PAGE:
Ocean Currents

North to the Future: Alaska’s Climate Action Leadership

Why this new state strategy is important and what needs to happen next.

© ShoreZone

Alaska just announced a big step forward in leading the way to addressing the causes and effects of climate change.

In Anchorage this week, the Climate Action for Alaska Leadership Team delivered its recommended Alaska Climate Policy and Action Plan to Governor Walker. The recommendations come after eight months of collaborative effort by the Leadership Team. I am honored to serve as a member of that team, proud of the work we did, and optimistic that the State will take meaningful action based on our drafts

The recommended Policy and Action Plan reflect the diverse geography, age, expertise, life experience, industries, communities, and points of view represented on the Leadership Team. The Leadership Team relied on that diverse expertise, public input, and a collective commitment to helping guide state action. The meetings and teleconferences were remarkable processes of listening, collaborating, and problem solving. I feel lucky to have been a part of that process.

The Leadership Team’s work started from the recognition that climate change is real, it is affecting Alaska more rapidly than other places, and that anthropogenic emissions of greenhouse gases are the main cause.

In Alaska, we are feeling the effects of climate change on our communities, economies, ecosystems, and on ways of life that have existed for millennia. There is almost no aspect of life in Alaska that isn’t touched by the changes we are experiencing. And, those changes are happening rapidly and unpredictably. It seems as though almost every week there is a news story about rapid or unexpected changes, like marine species being found in places and at times they’ve never been seen before.

Soon,  Arctic sea ice will near its annual minimum. Though scientists don’t expect a record low this year, the trend toward diminishing sea ice continues. The maximum this year was the second lowest on record. Changing ice conditions make it difficult for subsistence hunters and contribute to flooding and erosion. The low winter ice contributed to powerful storms punishing the coast and Northern Bering Sea islands.

It is not too late, however, for meaningful action. We can take steps to adapt to the changes, mitigate the causes, and seize the opportunities that are presented. The recommended Policy and Action Plan are milestones along the way to those goals.

The Leadership Team’s recommendations are broad. They make no effort to avoid the undeniable fact that Alaska is a resource dependent state. Nor, however, do the recommendations shy away from the equally unavoidable truth that a resilient future depends on broadening our economic base to become less dependent on oil development. The recommendations focus on ensuring that communities, economies, and ecosystems are resilient. Doing so requires science, planning, and inclusion.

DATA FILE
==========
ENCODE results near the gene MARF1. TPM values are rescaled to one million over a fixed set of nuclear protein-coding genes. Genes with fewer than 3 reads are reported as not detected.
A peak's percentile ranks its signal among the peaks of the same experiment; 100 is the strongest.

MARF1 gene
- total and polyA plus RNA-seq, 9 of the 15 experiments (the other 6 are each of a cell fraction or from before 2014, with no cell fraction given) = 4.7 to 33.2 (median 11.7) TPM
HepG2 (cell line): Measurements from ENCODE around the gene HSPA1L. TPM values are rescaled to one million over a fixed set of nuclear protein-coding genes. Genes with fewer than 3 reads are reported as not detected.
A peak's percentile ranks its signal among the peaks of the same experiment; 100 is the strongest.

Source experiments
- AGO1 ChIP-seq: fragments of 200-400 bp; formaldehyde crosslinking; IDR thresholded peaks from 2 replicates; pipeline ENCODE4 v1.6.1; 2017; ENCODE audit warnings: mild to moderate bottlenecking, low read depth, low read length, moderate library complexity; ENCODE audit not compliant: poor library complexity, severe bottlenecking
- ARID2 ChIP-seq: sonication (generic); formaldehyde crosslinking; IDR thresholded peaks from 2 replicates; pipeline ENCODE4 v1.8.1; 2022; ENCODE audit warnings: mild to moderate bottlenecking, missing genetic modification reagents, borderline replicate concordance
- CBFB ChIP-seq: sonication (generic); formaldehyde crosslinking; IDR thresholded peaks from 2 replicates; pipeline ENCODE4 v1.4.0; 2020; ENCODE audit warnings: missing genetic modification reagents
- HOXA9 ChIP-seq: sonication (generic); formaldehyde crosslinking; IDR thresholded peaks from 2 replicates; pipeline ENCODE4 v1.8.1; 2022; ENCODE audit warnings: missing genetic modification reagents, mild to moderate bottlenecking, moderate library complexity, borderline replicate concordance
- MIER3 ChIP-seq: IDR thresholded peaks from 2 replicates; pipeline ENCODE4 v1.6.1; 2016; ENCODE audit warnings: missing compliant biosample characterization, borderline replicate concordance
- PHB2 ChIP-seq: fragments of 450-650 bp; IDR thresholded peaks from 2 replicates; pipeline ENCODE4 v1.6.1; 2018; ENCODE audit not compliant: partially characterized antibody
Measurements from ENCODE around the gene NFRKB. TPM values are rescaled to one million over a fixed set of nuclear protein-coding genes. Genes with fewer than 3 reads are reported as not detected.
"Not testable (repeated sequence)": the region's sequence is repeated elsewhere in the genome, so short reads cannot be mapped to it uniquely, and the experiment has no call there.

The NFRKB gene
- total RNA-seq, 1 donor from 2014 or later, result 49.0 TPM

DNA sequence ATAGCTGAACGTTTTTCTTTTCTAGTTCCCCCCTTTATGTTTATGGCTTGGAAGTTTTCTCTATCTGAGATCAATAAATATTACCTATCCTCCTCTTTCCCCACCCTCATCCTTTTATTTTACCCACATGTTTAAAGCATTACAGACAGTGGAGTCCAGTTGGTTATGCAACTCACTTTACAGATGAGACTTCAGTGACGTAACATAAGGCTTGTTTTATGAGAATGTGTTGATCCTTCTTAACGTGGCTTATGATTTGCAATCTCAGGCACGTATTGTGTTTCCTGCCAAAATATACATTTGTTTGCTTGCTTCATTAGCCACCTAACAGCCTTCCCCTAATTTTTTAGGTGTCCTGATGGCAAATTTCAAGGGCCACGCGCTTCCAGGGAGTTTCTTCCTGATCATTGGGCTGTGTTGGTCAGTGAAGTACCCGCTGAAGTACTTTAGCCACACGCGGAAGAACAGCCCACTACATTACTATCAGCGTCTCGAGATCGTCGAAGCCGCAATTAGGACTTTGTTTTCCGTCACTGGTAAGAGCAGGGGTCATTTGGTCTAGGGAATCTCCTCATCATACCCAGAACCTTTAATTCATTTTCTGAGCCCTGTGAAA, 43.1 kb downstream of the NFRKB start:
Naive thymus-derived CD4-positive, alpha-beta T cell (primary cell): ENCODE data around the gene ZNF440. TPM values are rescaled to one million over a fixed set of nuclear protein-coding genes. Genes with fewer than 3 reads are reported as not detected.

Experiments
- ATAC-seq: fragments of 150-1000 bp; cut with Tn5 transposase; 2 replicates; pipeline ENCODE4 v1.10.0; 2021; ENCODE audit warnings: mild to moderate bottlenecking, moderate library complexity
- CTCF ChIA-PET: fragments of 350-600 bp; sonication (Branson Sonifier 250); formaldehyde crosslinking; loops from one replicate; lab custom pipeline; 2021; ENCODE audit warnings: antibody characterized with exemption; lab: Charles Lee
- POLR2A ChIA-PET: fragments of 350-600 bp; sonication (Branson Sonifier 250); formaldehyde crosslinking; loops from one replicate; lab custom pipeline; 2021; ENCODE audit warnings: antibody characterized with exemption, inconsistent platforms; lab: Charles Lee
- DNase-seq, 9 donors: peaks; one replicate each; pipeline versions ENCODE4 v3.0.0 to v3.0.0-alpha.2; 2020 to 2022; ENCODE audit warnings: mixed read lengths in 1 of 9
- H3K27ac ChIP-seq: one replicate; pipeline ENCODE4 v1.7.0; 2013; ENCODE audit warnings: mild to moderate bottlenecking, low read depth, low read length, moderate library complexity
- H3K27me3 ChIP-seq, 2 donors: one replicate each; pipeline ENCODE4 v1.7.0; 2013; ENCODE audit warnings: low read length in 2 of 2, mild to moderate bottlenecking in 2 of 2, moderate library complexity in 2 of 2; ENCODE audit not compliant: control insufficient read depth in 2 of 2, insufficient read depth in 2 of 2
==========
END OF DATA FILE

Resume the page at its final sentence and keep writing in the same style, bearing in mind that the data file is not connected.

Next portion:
© Berett Wilber, Office of the Governor, Alaska

The recommended Policy and Action Plan also dedicate significant attention to the need to understand and plan for changes to our ocean. Alaskans depend on healthy ocean ecosystems for their livelihoods, subsistence, recreation, and many other facets of life. The ocean in Alaska is at significant risk from acidification and from the effects of warming on fish stocks and other marine species. Research and monitoring are needed to better understand these changes and to help us prepare for them.

The Leadership Team recommendations come as the Trump administration continues to seek to roll back national efforts to address climate change. For them, politics and business as usual are more important than science and sustainability. For us, climate change is not a political issue. It is an Alaskan issue, and one we must take action to address. At Ocean Conservancy, we hope that the recommended Policy and Action Plan result in concrete actions, and we stand ready to help in any way we can,

Ultimately, Alaska has the chance to be a world leader in the effort to adapt to and mitigate the effects of climate change. The submission of the recommended Policy and Action Plan reflect an important step in that leadership. Ocean Conservancy looks forward to working to implement the recommended actions in Alaska.

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